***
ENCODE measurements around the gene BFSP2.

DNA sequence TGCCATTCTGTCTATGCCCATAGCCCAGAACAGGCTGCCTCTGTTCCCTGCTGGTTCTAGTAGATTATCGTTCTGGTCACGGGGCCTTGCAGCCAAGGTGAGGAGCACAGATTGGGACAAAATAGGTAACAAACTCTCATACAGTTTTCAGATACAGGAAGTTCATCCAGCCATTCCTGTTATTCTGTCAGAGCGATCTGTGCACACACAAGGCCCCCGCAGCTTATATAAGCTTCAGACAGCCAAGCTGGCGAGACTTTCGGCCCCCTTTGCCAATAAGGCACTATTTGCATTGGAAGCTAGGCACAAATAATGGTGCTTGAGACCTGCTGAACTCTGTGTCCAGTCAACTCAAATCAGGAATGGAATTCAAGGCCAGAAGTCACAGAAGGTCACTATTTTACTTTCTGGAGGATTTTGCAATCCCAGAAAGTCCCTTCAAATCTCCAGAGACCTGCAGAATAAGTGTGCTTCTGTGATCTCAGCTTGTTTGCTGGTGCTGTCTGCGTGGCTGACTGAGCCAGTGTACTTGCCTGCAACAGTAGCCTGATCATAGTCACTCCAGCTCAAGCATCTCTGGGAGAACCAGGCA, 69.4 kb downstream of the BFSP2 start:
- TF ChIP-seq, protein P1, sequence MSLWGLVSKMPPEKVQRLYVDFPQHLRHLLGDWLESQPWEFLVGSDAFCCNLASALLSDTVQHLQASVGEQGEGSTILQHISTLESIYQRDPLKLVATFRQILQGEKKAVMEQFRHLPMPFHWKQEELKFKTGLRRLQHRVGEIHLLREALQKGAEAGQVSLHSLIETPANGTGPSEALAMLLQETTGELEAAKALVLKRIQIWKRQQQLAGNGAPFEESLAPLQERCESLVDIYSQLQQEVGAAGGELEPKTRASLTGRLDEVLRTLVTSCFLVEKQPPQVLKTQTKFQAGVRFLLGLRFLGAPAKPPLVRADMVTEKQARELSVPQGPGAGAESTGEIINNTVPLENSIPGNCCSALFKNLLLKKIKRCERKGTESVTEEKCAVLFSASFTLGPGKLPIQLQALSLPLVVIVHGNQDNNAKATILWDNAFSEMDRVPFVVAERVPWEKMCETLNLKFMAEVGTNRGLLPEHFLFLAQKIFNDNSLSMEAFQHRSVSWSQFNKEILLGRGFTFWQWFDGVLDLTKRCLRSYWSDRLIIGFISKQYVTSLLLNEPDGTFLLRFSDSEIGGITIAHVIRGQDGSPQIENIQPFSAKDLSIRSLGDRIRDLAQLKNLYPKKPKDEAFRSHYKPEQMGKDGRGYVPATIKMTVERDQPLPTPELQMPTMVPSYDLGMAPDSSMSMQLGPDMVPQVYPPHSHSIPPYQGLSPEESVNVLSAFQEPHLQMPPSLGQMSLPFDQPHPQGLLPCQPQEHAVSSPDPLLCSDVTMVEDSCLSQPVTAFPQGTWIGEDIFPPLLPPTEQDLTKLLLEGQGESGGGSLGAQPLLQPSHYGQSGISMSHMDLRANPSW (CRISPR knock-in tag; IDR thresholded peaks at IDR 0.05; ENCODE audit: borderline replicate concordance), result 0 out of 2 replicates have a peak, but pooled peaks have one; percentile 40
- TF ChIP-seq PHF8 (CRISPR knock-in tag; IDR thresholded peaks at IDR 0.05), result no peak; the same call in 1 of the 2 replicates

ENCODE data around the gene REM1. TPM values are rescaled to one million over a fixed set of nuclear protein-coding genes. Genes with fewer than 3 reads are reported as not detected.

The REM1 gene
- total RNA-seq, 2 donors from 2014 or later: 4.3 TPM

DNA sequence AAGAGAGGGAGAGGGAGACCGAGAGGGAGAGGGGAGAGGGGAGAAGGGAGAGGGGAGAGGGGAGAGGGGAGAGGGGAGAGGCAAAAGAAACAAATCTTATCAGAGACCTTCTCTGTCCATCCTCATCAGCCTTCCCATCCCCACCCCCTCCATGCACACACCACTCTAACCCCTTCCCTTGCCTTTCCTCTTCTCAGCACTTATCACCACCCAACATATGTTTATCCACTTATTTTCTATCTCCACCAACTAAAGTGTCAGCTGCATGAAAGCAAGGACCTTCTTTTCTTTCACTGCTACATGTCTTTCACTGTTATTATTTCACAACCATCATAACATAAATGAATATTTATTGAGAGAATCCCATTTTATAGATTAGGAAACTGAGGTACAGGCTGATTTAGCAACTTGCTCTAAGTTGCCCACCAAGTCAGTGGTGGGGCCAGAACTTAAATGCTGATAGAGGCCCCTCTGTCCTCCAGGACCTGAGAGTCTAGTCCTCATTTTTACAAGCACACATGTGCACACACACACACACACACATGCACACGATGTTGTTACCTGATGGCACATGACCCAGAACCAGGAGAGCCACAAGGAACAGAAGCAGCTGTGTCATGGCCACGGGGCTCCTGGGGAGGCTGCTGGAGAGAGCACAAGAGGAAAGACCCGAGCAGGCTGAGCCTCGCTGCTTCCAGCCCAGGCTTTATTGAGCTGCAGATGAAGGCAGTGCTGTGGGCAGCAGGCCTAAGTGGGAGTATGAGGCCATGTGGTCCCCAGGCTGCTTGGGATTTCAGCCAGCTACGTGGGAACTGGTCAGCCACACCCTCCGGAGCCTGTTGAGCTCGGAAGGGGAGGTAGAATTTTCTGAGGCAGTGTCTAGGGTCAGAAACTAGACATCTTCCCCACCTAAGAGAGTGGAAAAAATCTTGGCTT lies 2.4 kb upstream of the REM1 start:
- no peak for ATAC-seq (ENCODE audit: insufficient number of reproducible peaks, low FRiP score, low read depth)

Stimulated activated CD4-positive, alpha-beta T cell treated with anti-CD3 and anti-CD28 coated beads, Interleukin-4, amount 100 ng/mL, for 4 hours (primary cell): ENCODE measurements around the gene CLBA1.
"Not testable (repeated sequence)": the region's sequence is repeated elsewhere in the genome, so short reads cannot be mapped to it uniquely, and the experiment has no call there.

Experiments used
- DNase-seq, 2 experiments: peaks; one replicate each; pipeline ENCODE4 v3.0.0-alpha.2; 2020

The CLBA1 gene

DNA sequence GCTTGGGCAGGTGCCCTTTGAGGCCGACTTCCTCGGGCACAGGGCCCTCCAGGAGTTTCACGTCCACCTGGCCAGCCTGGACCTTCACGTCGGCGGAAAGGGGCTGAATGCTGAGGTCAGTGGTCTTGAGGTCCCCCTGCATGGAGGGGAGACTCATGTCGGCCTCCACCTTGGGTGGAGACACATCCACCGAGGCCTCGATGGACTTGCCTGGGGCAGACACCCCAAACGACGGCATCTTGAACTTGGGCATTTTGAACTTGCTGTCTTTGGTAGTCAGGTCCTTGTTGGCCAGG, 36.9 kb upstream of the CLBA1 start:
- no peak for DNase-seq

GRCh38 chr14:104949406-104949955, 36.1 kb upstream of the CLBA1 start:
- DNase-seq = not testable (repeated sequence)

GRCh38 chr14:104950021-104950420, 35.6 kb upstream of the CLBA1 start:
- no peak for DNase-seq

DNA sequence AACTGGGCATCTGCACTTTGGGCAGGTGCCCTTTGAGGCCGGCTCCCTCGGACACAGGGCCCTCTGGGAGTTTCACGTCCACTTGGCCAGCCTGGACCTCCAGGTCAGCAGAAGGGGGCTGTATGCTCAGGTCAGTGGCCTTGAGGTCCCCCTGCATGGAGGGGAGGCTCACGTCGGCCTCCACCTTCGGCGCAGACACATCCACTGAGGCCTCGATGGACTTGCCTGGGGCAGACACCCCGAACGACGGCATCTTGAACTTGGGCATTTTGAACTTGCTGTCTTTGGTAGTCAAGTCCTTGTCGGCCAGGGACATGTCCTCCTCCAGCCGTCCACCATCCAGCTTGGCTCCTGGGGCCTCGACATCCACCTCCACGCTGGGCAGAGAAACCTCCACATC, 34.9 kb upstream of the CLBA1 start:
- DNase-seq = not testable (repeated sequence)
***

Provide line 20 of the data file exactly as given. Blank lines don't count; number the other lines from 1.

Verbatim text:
- no peak for DNase-seq